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From the moment our children are born, we want to keep them safe. We want our loved ones to be healthy, happy and have everything they need - and a big part of that is making sure we can provide for them financially.
Financial security will be different for everyone depending on their job, earnings and circumstances, but it can mean having the funds to pay for the things your family needs and wants, and not having to worry about what will happen if you or your partner can’t work or are no longer around.
If there’s one thing we’ve learnt in the last two years is that life is uncertain. Things can change at any time, so it’s never too late to make sure you’re on the right financial path.
We searched the Mumsnet forums to find out what steps parents have taken to secure their family’s finances. We also looked at financial websites to see what the experts advise and ended up with a list of tried-and-tested tips.
Here are five steps for getting financial peace of mind for you and your family.
1. Get life insurance
“We've got mortgage life insurance. I've got a personal policy that runs out in three years time. And DH has a company death-in-service policy. To me it's essential if you have children. DH couldn't survive financially had I died when DS was younger even with [the] house paid off.” NeverForgetYourDreams
One of the best ways to ensure long-term financial security for your family is through life insurance. Thinking about your future now will provide peace of mind knowing that your loved ones are taken care of when you’re not able to do so yourself.
It’s not something any of us like thinking about, but investing in life insurance will provide financial support and comfort to your family if you get seriously ill or die. This money could be used to pay off a mortgage, cover funeral costs or pay the bills and care for your family during a difficult time in their lives.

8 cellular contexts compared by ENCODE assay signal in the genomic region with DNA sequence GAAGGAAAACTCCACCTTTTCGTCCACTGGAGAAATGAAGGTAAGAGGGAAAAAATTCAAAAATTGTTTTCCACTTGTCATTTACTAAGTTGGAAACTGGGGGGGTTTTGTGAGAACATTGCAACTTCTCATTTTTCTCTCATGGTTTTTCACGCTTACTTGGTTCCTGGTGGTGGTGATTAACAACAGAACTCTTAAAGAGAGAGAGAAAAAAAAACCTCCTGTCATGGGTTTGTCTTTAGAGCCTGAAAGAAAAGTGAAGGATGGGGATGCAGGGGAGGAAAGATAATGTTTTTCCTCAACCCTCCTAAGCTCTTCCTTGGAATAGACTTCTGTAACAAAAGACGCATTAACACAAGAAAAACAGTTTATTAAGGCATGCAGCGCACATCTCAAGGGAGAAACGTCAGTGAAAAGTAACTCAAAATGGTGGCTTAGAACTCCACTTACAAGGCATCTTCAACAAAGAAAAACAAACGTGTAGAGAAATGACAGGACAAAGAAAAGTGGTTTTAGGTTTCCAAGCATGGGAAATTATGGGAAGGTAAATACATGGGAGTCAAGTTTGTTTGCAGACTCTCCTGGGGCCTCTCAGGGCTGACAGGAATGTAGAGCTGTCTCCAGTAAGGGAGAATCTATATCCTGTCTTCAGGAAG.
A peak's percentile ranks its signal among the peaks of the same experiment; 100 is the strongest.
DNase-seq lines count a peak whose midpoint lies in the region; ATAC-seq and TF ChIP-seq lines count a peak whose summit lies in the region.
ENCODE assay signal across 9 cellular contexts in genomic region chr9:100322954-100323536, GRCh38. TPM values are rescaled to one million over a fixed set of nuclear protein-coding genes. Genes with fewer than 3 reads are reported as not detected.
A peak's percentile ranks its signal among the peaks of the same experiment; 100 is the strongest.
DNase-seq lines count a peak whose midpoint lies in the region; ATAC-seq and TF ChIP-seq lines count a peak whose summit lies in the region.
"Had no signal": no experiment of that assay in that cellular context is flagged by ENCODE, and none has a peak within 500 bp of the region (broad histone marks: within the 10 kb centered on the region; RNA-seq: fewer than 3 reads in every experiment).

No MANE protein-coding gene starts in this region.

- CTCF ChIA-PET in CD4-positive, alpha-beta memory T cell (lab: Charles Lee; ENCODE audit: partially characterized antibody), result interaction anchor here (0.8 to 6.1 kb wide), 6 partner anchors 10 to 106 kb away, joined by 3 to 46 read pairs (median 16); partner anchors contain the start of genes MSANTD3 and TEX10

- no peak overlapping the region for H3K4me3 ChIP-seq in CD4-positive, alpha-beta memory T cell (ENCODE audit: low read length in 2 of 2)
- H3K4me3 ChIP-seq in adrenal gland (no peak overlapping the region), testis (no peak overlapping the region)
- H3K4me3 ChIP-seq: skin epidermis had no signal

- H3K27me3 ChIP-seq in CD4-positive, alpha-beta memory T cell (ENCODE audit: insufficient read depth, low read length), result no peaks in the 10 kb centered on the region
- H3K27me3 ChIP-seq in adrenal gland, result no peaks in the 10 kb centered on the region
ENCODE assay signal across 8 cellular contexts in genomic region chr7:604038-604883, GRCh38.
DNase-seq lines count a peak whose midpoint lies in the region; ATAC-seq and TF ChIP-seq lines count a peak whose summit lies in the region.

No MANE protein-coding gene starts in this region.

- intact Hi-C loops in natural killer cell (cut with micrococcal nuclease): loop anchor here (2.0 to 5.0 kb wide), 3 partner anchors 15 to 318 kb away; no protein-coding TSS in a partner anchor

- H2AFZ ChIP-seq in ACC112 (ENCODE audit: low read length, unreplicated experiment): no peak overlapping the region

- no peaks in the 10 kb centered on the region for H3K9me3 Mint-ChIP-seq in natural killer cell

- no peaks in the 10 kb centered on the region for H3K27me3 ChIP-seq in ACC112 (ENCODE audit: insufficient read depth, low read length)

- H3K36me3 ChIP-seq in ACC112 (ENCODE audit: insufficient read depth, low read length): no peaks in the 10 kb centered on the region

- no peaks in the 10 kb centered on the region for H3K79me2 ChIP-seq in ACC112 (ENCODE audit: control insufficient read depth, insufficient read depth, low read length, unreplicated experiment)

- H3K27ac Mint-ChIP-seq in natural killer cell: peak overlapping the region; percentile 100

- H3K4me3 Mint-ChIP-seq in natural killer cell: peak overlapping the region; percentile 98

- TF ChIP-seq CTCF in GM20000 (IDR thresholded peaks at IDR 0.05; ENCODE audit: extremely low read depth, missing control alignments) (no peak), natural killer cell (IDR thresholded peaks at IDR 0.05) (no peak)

With so many different policies around, buying life protection can feel overwhelming, but it’s actually really easy. You can chat to your bank or a financial advisor who will advise you on which cover is best for you.
While the cost of life insurance varies depending on your personal circumstances and how much cover you need, you’ll be able to find a policy that suits your budget and needs, and you can usually get a quote online in minutes.
Once you’ve set up your plan, you can sit back, relax and enjoy life knowing you have taken a huge step in ensuring your family has a secure future, no matter what.
2. Track your bills
“I have an enormous spreadsheet where I track and categorise all my expenditure as well as forecast future months. I get quite excited when I update it. In my defence I work in finance.” Sprockerdilerock
From TV packages to monthly subscription boxes, you can easily lose track of where your money is going and how much you have left over each month.
This can cause a lot of stress and worry so organising all your monthly outgoings into one place can help you keep track of it all. This could be on a spreadsheet, noting down all your bills, what you owe and the payment date. There are also apps for this, and some bank accounts can track your bills so you can see how much is still left to pay each month.
Make sure to update your outgoings when payments change and, if your energy bills or credit cards are up for renewal, check that you’re still getting the best offer. Comparison websites are really helpful for this as they can cross-check your current deal against others on the market.
3. Clear your debts